Syria: Lessons from History
Two historic examples of U.S. action vs. inaction may be instructive for Syria now.
August 31, 2013
In his considerations on Syria, President Obama is looking at historical guidance from past conflicts in evaluating his “all options are bad” situation today. Two examples that have been less discussed in the news lately are worth recalling, both instructive when assessing the unintended consequences of action vs. inaction.
Action: Is Syria like Afghanistan in the 1980s?
During the nine-year war between insurgents trying to overthrow the Soviet puppet regime in Afghanistan and Soviet forces, the U.S. openly supported the best-organized group of insurgents, the Mujahedeen.
The withdrawal of Soviet troops from Afghanistan in 1989 eventually lead to the Taliban takeover, one of history’s most brutal regimes, which rose out of the ranks of the U.S.-supported Mujahedeen.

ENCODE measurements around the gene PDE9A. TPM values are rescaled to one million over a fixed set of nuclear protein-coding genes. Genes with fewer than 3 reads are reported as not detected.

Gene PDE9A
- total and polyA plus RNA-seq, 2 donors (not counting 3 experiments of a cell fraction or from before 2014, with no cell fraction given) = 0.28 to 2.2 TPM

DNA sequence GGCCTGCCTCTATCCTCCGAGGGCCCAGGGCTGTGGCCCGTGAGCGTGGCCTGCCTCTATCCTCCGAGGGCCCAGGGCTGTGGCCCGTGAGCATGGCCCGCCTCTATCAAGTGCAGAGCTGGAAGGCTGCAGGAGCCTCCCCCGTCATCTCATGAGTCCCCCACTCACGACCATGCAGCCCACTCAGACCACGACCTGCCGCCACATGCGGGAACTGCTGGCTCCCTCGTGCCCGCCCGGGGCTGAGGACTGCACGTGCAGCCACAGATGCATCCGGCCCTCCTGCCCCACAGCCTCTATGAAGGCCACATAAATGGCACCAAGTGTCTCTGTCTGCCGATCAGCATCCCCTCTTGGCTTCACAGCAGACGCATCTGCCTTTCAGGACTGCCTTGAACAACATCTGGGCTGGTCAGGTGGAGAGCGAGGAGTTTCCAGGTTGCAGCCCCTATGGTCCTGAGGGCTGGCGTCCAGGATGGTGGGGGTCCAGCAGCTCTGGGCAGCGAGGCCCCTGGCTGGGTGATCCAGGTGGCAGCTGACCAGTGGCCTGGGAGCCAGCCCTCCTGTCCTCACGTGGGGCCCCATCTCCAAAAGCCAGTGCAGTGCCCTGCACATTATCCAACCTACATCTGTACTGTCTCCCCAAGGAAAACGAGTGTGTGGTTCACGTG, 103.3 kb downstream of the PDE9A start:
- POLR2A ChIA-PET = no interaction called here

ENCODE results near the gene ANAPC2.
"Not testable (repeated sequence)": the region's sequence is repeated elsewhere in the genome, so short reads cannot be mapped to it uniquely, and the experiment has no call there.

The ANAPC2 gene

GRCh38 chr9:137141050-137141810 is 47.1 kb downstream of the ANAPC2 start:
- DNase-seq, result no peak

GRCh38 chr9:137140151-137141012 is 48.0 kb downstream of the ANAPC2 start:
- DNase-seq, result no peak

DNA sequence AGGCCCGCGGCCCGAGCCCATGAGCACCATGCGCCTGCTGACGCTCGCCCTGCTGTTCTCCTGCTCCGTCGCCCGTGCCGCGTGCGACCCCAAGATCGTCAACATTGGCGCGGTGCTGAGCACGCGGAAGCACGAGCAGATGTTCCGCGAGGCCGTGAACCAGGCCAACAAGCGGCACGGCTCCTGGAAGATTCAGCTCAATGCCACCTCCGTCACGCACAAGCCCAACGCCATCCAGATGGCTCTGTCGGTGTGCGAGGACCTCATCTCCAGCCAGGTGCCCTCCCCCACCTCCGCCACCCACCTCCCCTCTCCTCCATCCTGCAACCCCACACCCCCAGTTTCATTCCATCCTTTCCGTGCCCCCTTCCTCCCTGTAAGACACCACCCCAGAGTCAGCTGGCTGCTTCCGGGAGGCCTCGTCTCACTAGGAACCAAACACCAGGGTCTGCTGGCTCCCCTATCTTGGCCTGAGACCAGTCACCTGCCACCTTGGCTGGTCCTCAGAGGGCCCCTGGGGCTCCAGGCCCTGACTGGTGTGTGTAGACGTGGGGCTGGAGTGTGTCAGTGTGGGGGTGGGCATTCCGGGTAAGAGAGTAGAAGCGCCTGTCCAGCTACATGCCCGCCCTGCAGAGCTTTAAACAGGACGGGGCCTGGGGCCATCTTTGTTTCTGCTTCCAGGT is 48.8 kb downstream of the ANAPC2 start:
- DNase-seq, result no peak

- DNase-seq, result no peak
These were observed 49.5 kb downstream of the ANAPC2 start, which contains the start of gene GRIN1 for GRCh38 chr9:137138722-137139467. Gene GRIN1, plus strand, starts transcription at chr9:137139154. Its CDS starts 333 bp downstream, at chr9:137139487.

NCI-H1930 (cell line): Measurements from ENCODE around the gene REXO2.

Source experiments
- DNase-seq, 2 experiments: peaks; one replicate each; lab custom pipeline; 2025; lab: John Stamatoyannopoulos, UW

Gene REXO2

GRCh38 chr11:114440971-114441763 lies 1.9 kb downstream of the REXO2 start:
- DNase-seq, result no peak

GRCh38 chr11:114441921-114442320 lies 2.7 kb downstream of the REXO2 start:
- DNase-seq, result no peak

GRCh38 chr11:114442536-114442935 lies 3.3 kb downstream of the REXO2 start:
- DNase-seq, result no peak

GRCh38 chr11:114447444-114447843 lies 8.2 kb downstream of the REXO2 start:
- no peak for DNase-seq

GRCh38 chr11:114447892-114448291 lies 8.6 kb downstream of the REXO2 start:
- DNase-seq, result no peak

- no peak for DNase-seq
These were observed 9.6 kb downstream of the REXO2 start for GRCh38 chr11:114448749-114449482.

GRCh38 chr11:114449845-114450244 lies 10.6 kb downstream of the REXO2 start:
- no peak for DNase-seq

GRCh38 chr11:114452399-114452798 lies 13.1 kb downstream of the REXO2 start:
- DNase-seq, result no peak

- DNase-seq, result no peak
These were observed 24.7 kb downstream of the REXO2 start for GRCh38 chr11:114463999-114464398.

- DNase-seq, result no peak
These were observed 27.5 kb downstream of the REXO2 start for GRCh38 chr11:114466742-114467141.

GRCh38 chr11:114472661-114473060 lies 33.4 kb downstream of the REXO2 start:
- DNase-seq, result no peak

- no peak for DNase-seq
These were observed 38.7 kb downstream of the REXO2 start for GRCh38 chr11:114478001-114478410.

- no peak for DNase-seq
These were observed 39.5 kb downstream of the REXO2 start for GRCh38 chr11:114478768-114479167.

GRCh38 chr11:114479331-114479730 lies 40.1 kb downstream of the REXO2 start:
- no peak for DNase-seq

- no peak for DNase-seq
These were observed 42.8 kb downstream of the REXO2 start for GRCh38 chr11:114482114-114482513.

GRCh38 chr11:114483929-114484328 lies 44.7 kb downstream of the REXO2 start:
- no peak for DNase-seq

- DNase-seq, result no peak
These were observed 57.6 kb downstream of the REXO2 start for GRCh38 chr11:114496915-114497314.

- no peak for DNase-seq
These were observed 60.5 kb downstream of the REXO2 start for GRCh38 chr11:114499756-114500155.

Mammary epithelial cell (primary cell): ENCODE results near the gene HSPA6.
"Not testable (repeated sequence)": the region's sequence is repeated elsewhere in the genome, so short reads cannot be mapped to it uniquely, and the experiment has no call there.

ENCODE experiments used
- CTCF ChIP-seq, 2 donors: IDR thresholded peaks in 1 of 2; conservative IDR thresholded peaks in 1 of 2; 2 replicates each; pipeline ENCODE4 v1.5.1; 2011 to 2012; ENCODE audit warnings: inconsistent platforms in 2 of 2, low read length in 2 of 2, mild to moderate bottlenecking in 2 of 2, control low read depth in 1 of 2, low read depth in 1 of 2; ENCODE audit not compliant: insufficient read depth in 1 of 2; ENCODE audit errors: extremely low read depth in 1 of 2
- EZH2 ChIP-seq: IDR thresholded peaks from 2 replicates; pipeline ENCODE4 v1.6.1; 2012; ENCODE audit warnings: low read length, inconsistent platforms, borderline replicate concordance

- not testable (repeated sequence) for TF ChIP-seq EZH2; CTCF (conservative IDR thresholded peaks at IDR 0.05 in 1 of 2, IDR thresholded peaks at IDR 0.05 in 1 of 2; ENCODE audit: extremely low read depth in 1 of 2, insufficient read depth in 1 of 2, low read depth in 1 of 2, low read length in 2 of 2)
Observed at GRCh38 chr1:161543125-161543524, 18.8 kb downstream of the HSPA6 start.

Of course, it was the Taliban who played host to al-Qaeda as Osama bin-Laden planned his deadly 9/11 attacks on the U.S. Could U.S. intervention in Syria and aiding the rebels inadvertently lead to a similar outcome?
Inaction: Or is Syria more like Iran in the final years under Shah Reza Pahlavi in the late 1970s?
During those years, the U.S. supported the Shah against growing public opposition in Iran. The U.S. government failed early on to actively support alternative regime options that would have been secular in nature, but less inclined to continue the Shah’s oppression.
The belated withdrawal of support for the Shah gave the best-organized opposition, Islamic clerics under the leadership of Ayatollah Khomeini, an insurmountable advantage to gather the Iranian people behind it in 1979. Could a further delay of action against Assad bring about an al-Qaeda led Syria as the only “organized” alternative?
In both cases policy decisions of action vs. inaction were dictated by presumed U.S. national security interests. However, these two examples also clearly underline how treacherous such dictates can be without considering the potential for unintended consequences of one’s actions.